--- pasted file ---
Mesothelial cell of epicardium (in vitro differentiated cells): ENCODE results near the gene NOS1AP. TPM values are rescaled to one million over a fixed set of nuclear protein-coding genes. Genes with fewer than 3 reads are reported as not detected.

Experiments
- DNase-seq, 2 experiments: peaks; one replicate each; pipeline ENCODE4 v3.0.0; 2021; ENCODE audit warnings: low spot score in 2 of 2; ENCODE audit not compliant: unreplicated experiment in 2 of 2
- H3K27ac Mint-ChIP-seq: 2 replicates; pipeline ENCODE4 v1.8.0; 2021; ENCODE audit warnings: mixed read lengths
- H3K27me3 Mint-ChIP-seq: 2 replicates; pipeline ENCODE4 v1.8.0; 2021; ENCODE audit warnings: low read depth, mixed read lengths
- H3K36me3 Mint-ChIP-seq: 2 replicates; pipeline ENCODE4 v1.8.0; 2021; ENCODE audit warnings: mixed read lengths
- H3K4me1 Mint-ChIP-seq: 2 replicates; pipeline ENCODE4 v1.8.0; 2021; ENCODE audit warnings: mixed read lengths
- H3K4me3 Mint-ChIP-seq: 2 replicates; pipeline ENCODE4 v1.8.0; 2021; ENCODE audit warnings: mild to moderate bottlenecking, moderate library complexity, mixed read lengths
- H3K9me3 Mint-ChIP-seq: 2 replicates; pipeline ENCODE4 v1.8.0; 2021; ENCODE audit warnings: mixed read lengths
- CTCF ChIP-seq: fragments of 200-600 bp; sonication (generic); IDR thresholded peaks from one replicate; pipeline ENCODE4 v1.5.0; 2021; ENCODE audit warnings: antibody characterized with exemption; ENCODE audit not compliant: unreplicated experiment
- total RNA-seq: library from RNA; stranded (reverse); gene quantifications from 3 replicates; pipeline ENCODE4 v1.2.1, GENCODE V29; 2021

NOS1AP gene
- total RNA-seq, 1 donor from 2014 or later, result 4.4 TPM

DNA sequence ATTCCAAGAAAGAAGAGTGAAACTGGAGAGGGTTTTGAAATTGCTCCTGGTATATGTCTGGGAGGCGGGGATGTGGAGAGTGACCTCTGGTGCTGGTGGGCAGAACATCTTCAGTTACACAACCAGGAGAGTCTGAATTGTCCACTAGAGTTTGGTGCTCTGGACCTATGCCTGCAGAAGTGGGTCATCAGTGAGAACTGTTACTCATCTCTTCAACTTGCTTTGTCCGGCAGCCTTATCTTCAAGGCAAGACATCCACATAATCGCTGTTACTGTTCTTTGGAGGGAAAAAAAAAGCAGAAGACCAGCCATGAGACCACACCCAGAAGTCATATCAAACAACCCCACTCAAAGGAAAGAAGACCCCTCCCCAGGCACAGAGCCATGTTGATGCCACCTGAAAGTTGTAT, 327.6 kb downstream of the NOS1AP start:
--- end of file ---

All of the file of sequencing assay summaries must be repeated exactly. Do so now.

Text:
Mesothelial cell of epicardium (in vitro differentiated cells): ENCODE results near the gene NOS1AP. TPM values are rescaled to one million over a fixed set of nuclear protein-coding genes. Genes with fewer than 3 reads are reported as not detected.

Experiments
- DNase-seq, 2 experiments: peaks; one replicate each; pipeline ENCODE4 v3.0.0; 2021; ENCODE audit warnings: low spot score in 2 of 2; ENCODE audit not compliant: unreplicated experiment in 2 of 2
- H3K27ac Mint-ChIP-seq: 2 replicates; pipeline ENCODE4 v1.8.0; 2021; ENCODE audit warnings: mixed read lengths
- H3K27me3 Mint-ChIP-seq: 2 replicates; pipeline ENCODE4 v1.8.0; 2021; ENCODE audit warnings: low read depth, mixed read lengths
- H3K36me3 Mint-ChIP-seq: 2 replicates; pipeline ENCODE4 v1.8.0; 2021; ENCODE audit warnings: mixed read lengths
- H3K4me1 Mint-ChIP-seq: 2 replicates; pipeline ENCODE4 v1.8.0; 2021; ENCODE audit warnings: mixed read lengths
- H3K4me3 Mint-ChIP-seq: 2 replicates; pipeline ENCODE4 v1.8.0; 2021; ENCODE audit warnings: mild to moderate bottlenecking, moderate library complexity, mixed read lengths
- H3K9me3 Mint-ChIP-seq: 2 replicates; pipeline ENCODE4 v1.8.0; 2021; ENCODE audit warnings: mixed read lengths
- CTCF ChIP-seq: fragments of 200-600 bp; sonication (generic); IDR thresholded peaks from one replicate; pipeline ENCODE4 v1.5.0; 2021; ENCODE audit warnings: antibody characterized with exemption; ENCODE audit not compliant: unreplicated experiment
- total RNA-seq: library from RNA; stranded (reverse); gene quantifications from 3 replicates; pipeline ENCODE4 v1.2.1, GENCODE V29; 2021

NOS1AP gene
- total RNA-seq, 1 donor from 2014 or later, result 4.4 TPM

DNA sequence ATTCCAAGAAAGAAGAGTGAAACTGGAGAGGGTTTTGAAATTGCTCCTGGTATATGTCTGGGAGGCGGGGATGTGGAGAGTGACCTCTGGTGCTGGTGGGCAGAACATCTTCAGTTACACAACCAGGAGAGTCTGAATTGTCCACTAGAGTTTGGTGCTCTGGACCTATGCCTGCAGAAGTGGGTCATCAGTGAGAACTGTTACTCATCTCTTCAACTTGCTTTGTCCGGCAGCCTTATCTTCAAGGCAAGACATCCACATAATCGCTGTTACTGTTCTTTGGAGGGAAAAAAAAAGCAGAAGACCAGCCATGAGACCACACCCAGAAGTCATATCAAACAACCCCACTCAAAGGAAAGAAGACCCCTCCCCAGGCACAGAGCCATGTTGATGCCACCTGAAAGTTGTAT, 327.6 kb downstream of the NOS1AP start: